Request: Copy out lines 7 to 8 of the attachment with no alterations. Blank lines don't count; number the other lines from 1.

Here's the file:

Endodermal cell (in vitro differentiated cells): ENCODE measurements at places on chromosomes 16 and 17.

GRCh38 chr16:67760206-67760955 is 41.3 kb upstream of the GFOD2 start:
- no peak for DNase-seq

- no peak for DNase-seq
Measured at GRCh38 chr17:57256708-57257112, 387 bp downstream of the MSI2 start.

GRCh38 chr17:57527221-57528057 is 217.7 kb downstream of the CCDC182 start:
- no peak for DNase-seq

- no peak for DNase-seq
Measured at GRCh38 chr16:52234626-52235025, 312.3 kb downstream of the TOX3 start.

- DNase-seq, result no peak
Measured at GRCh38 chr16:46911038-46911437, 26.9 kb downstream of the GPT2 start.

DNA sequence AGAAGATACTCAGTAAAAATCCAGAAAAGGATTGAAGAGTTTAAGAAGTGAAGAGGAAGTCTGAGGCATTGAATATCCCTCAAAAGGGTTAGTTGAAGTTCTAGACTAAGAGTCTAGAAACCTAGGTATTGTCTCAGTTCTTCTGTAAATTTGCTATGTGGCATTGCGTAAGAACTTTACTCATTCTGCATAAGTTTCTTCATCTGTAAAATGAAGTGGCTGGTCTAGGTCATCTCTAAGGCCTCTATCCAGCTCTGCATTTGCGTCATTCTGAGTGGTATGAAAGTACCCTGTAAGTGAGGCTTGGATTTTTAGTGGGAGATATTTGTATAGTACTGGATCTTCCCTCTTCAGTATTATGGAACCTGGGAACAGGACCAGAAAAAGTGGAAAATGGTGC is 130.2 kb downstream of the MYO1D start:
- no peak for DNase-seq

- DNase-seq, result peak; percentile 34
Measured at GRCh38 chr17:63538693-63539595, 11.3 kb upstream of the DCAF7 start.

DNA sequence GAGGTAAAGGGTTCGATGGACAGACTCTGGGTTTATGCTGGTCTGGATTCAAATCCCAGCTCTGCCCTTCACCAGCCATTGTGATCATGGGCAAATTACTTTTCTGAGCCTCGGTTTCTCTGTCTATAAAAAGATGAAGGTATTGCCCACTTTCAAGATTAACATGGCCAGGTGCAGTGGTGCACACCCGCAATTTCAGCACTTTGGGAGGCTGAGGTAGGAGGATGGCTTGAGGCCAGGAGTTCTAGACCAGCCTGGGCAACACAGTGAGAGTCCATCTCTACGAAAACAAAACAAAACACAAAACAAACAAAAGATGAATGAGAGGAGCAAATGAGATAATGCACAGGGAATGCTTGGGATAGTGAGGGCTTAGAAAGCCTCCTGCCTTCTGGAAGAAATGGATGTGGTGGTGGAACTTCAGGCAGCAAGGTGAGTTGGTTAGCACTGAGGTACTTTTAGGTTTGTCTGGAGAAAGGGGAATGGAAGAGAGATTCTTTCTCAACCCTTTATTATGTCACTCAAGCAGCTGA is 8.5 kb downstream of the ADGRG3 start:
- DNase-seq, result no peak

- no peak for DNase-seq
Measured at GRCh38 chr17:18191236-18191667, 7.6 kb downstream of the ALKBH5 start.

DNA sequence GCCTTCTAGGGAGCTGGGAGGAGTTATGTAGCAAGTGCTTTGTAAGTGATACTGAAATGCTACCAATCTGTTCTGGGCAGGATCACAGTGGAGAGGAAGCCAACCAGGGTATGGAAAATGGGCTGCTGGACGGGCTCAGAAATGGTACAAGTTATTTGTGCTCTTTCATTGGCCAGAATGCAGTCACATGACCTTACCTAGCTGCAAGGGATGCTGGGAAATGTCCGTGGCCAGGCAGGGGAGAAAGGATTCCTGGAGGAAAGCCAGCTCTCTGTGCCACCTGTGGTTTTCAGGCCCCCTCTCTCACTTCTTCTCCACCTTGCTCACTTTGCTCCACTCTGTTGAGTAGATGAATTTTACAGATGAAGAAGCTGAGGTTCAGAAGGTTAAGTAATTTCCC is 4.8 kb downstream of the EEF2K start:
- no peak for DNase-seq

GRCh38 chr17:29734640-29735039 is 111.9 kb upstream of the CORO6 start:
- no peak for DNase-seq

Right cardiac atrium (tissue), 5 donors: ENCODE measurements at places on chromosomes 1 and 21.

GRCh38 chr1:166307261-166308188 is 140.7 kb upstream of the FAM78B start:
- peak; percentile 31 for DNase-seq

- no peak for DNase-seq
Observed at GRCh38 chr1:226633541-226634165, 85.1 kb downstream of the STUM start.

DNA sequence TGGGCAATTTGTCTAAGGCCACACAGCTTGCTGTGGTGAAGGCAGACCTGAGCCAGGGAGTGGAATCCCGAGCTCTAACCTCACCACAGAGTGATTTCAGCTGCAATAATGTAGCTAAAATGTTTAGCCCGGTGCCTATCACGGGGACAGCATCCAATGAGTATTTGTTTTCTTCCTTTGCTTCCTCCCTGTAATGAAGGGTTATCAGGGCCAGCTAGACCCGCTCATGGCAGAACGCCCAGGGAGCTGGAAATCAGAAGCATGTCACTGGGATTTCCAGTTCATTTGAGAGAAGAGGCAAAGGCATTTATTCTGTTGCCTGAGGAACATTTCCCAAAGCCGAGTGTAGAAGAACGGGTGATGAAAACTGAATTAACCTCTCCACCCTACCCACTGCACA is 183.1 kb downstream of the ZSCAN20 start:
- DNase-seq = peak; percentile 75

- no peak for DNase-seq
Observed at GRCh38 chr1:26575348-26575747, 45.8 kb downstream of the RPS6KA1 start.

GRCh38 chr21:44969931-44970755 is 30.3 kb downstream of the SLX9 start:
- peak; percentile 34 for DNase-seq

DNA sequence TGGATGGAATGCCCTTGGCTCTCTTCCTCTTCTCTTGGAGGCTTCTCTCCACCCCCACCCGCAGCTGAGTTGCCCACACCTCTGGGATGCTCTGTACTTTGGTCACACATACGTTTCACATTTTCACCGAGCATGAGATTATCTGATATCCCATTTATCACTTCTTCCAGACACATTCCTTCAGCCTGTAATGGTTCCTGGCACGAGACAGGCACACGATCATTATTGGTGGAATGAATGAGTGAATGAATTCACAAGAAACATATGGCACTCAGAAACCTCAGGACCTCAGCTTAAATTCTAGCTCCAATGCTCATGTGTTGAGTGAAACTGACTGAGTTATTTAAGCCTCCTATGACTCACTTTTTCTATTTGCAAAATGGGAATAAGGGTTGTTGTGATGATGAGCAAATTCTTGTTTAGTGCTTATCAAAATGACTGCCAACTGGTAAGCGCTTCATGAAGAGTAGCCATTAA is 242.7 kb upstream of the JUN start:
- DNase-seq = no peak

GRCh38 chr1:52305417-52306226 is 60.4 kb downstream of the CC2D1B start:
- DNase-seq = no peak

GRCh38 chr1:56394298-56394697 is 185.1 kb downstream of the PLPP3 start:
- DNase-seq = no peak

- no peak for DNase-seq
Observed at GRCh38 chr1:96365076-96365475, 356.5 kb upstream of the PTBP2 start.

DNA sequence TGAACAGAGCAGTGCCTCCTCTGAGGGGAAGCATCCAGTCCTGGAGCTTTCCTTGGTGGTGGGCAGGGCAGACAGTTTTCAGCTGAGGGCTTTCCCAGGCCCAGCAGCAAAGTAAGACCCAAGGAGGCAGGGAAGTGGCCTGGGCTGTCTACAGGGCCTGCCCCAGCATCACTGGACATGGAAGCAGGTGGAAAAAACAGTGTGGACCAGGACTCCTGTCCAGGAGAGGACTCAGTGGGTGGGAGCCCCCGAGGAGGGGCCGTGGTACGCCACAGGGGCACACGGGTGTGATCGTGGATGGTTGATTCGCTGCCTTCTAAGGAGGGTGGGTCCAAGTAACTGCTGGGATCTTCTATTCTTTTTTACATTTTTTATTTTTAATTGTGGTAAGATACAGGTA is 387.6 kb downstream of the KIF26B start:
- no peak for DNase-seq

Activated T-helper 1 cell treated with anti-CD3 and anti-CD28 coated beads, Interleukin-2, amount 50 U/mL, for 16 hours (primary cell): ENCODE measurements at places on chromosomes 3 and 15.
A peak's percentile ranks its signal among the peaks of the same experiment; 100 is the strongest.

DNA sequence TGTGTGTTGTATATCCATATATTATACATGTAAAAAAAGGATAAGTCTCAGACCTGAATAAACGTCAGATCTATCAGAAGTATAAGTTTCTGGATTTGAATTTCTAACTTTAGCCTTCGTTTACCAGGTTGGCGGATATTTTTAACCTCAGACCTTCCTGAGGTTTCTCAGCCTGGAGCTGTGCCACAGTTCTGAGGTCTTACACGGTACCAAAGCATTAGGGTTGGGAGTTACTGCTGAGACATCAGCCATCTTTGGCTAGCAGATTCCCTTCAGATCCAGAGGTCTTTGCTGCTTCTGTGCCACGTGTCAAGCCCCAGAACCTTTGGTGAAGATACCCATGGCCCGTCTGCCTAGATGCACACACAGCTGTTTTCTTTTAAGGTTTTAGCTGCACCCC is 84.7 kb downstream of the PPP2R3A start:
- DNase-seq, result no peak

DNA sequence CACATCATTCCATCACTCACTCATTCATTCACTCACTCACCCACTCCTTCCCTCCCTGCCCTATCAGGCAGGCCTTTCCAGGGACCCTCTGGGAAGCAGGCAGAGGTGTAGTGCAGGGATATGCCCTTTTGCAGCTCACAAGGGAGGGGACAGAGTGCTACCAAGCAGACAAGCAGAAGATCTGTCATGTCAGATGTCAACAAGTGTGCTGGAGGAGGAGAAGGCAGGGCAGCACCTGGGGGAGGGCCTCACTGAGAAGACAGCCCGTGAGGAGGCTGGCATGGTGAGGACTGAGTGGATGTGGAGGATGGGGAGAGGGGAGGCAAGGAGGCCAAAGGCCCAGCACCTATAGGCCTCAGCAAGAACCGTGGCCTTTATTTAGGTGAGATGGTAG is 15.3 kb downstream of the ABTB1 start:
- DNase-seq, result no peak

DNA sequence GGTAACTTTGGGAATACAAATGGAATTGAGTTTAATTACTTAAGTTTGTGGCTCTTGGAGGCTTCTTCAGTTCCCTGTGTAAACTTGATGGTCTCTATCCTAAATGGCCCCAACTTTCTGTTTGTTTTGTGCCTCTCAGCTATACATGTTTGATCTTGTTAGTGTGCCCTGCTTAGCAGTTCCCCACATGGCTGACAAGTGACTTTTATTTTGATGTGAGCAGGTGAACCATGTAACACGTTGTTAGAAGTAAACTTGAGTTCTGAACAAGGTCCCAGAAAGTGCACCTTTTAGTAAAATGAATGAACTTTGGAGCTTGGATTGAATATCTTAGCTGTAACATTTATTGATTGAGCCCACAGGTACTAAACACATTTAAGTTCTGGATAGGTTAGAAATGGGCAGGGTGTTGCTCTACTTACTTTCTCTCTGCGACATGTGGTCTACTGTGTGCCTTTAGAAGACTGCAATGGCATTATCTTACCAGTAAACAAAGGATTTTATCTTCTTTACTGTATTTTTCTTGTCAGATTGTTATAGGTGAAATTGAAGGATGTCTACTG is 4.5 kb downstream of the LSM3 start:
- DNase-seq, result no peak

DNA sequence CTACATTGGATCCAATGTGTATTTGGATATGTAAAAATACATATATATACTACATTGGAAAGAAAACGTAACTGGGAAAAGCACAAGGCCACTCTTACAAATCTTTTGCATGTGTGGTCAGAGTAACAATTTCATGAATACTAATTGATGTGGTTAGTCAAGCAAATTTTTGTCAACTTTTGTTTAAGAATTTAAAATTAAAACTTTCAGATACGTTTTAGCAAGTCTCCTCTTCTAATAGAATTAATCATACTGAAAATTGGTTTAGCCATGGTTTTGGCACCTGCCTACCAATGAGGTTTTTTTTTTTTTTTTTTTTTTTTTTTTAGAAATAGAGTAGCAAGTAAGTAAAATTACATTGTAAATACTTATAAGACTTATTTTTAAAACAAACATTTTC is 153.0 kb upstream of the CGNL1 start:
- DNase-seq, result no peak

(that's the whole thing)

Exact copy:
- no peak for DNase-seq

- no peak for DNase-seq